Carrier of Echoes
Epoch is a stunning second album from Fen; there's no sophomore jinx here. After making some waves with their 2009 debut, Fen has returned with Epoch - a monumental masterpiece to go down for the ages. This is one of the most beautiful, moving, and immersing records I have ever experienced, with melodies that will haunt your mind for weeks and riffs that should put other bands to shame. Although I do consider myself a black metal fan, I can't think of more than a few albums in the entire genre that I'd put up there with Epoch. What these Englishmen have created here is not only a great listen, but an essential masterpiece that no music collection is complete without. I may be handing out compliments left and right (and I will be for the rest of the review), but every one of them is wholeheartedly deserved. Try as I might, finding a weak spot on Epoch is a difficult task - one that I may never complete in this lifetime. Ladies and gentlemen, I think we have a serious contender for album of the year 2011 right here.
The music on Epoch is a perfect mix between lethal black metal and beautiful post rock. What that means is that there are tons of dark atmospheres, beautiful acoustics, and unbeatable dynamics on Fen's latest effort. Compositionally speaking, this album is impeccable, and manages to reach into the deepest emotional corridors of the human soul. Words fail when it comes to describing that "magical" feeling I get when hearing a masterpiece like "The Gibbet Elms". Epoch covers a wide spectrum of emotions, resulting in a bleak rollercoaster-ride of an album. It took a few tries for Epoch to completely sink in, even though I knew from first listen that I was in for something special. The musicians that make up Fen aren't very concerned about "showing off" (the album would be disastrous if they sacrificed emotion for endless noodling), but they prove their worth throughout Epoch. The guitar playing from The Watcher is especially notable - he has a magnificent style that is truly admirable. Just listen to some of his melodic playing in the title track and you'll get the gist of what I mean there. The synthesizers from Æðelwalh add a terrific atmosphere to the album, and give a slight symphonic flavor to Epoch.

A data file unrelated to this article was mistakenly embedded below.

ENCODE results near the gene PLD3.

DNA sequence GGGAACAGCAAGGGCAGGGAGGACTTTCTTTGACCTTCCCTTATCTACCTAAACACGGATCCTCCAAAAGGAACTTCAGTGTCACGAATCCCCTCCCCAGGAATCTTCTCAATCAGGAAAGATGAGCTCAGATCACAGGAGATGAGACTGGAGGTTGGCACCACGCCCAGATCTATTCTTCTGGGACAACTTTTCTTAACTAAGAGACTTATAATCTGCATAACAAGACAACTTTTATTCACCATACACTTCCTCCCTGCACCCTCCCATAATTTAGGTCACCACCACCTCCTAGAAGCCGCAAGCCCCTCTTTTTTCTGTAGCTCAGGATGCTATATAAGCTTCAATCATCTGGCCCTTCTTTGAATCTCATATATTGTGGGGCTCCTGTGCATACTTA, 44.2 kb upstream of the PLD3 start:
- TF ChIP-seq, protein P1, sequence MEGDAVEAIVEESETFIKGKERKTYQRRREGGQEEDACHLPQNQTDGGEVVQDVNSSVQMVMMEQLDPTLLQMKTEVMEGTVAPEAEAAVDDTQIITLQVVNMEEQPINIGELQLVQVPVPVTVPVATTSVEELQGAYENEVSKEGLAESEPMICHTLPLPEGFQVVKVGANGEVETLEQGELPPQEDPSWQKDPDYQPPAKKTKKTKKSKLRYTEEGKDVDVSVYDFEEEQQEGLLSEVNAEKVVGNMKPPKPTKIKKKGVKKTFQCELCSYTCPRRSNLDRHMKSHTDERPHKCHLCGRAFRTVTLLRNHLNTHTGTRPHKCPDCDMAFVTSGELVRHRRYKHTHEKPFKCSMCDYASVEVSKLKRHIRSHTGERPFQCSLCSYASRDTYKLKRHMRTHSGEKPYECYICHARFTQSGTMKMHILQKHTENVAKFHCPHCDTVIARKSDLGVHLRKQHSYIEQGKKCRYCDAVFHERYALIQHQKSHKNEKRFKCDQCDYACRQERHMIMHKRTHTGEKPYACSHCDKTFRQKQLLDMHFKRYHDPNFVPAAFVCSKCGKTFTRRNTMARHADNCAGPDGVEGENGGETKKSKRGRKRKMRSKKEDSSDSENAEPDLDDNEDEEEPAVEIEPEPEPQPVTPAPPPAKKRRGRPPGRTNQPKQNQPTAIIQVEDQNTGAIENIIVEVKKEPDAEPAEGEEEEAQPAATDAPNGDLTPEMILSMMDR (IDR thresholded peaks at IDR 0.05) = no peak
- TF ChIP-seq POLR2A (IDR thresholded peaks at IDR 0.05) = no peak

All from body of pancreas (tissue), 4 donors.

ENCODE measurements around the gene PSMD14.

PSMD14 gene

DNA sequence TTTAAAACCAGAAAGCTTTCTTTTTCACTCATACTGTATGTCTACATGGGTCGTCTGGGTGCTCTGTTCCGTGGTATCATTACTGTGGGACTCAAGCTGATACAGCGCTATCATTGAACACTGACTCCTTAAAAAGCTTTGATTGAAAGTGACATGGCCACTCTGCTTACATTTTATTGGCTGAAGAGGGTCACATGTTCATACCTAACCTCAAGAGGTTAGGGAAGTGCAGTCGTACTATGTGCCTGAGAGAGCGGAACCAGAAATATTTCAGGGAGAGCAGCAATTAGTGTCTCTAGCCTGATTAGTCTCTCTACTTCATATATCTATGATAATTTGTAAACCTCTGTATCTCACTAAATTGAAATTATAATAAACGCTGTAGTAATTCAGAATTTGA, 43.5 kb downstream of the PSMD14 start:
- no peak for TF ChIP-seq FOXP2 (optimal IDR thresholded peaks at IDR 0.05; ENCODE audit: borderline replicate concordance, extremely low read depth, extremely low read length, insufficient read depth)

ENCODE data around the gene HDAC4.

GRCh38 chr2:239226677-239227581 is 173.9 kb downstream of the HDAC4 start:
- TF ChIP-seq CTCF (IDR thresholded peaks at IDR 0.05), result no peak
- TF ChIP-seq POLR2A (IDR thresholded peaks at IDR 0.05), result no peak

The production is very raw and vintage sounding. This album combines the rawness of the black metal scene with the warmth of 70's prog rock, resulting in an amazing overall sound. I couldn't imagine Epoch any other way.
Although 2011 is still young, I'd be shocked if Epoch didn't make my top 5 list when December rolls around. What Fen has created here is not only a masterpiece of post black metal, but a monumental record to go down for the ages. Those who read my reviews know that I seldom use the 5 star option; yet it'd be criminal for me to do anything else here. Few albums in any genre manage to immerse me like Epoch. Not only is this a terrific album that any metal fan should own, it's honestly one of the finest black metal releases in its long and winding history. The feeling I get when listening to this album is unexplainable. This is one of the most magical and essential albums I own - I'd recommend anyone who likes music to check out this essential masterpiece.
1. Epoch (6:18)
2. Ghosts of the Flood (6:25)
3. Of Wilderness and Ruin (6:30)
4. The Gibbet Elms (8:18)
5. Carrier of Echoes (8:22)
6. Half-Light Eternal (10:38)
7. A Waning Solace (9:51)
8. Ashbringer (8:34)